This report is for writers, readers, editors, magazines, and fans interested in actively working against the anti-black bias inherent in this system for the sake of the writers and work that said bias excludes.

It’s a very helpful document for pros and fans seeking a way ahead.

12 thoughts on “FIYAH Magazine Black SFF Writer Survey: Statistics and Experiences

  1. I think that this is extremely well-done, too, especially the Infographics.

    What I think makes it most effective is their stance that they’re not intending it to be used as evidence to convince people who don’t believe that there’s any racism in the submissions/acceptance process; it’s intended to help those who already believe that there’s a problem and want to try to improve things.

  2. Hmmm. So out of the 11 magazines I follow, black writers in the survey submitted 199 stories of which 17 got into print for an average of 8.5%. If we delete Lightspeed, on the grounds they had a “People of Co(u)lor” issue, that drops to 6.9%.

    But these magazines have acceptance rates from 1% to 4 or 5%, so the overall stats don’t look pretty good. The people responding were self-selected, and it’s likely that successful writers were overrepresented, but even so it looks good.

    Looking at the 95%-confidence interval, this could represent a real underlying rate of 3.7% to 11.6%, (8.5% to 13.0% with Lightspeed) so the overall stats don’t show a problem. Not that I can see.

    Looking at the numbers per magazine, the trouble is that the numbers are too small to draw conclusions. Even for Tor.com, where there were zero published of 15 submitted, the 95%-confidence interval includes rates as high as 15%.

    Unless I’m missing something, these numbers do not show that there is a problem. Not overall, and not for any specific publication either.

    That’s not the same as proving that there is no problem, of course.

  3. Greg Hullender: Unless I’m missing something, these numbers do not show that there is a problem. Not overall, and not for any specific publication either.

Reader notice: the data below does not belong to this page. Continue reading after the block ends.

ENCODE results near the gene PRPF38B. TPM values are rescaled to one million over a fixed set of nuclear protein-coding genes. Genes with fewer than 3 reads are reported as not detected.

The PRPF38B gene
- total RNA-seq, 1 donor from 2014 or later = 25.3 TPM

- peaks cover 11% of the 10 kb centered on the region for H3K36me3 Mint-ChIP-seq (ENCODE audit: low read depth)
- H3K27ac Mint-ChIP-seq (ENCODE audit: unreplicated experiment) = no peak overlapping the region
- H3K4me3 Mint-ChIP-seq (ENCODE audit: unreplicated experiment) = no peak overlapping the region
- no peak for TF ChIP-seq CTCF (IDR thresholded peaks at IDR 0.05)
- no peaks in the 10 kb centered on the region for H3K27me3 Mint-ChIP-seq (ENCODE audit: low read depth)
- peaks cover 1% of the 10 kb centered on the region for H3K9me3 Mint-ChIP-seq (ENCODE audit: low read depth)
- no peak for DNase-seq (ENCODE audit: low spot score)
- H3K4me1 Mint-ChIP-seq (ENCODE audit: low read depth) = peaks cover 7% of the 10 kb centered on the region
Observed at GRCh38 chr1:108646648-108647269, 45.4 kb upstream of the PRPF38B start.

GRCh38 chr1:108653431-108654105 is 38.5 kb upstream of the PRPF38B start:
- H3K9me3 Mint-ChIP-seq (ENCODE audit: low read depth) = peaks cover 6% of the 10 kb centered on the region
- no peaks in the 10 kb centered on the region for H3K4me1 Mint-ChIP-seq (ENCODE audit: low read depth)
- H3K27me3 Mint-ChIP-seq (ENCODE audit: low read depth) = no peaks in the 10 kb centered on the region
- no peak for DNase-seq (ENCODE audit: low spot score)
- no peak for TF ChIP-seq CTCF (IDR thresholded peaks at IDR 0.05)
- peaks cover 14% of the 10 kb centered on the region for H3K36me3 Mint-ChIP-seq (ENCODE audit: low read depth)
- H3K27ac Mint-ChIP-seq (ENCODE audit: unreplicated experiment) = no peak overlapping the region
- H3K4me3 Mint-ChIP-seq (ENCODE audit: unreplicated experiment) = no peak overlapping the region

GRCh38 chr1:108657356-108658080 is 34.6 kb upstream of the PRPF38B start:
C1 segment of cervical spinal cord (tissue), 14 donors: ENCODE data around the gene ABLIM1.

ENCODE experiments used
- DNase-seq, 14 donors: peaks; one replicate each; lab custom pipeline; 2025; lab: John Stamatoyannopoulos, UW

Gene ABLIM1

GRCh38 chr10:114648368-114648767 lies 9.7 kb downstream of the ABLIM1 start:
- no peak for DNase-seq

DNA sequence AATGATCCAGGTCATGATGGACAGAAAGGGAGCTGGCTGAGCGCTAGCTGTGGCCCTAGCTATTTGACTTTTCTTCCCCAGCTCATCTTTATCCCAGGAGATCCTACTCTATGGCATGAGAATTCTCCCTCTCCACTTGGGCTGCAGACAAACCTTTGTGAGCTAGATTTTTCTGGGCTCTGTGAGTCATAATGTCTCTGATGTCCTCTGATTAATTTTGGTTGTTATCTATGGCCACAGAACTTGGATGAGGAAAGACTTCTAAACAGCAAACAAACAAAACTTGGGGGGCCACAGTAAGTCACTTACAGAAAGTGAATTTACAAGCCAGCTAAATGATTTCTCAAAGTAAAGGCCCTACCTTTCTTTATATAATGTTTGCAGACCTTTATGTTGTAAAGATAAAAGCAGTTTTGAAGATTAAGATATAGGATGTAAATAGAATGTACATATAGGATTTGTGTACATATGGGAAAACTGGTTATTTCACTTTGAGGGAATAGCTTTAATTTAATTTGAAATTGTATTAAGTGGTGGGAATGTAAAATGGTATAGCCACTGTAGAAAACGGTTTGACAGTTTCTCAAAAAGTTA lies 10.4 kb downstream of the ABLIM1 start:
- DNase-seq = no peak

Hence their explanation that because of the limits on what data could be obtained, they did not expect this report to provide substantive evidence that bias exists.

    I’m sure that they appreciated you mansplaining that for them, though. 🙄

  4. Greg Hullender: That’s not the same as proving that there is no problem, of course.

    I think there is an array of different issues affected by relations between races and ethnic groups which cause people to feel emotional pain, and several past surveys about the rate at which women or people of color are being published have not done as good a job as the FIYAH report of avoiding the implication that if the numbers fell out okay nobody’s pain would be worth considering (because freelancing is a hard life and people are expected to tough it out.)

    I don’t have to be convinced about racism in the sff field — I’ve heard the talk myself. What I don’t know, without documents like this, is the expectations and experience people of color bring to their work as writers. What does the problem look like to them?

  5. What comes across is that it is really daunting to break into this field as a minority. Even if it is not easy for writers who happen to be white, it sure doesn’t look easier for writers who happen to be people of color.

    It’s not about quality of writing. Otherwise there are certain presses that would be accepting their submissions like hotcakes. There’s one in Finland that has gotten a lot of Hugo nominations somehow.

  6. Actually, the numbers show that it isn’t any harder for minorities than it is for anyone else. That makes sense when you consider the fact that an editor cannot usually tell is a writer is black simply from the name on the submission.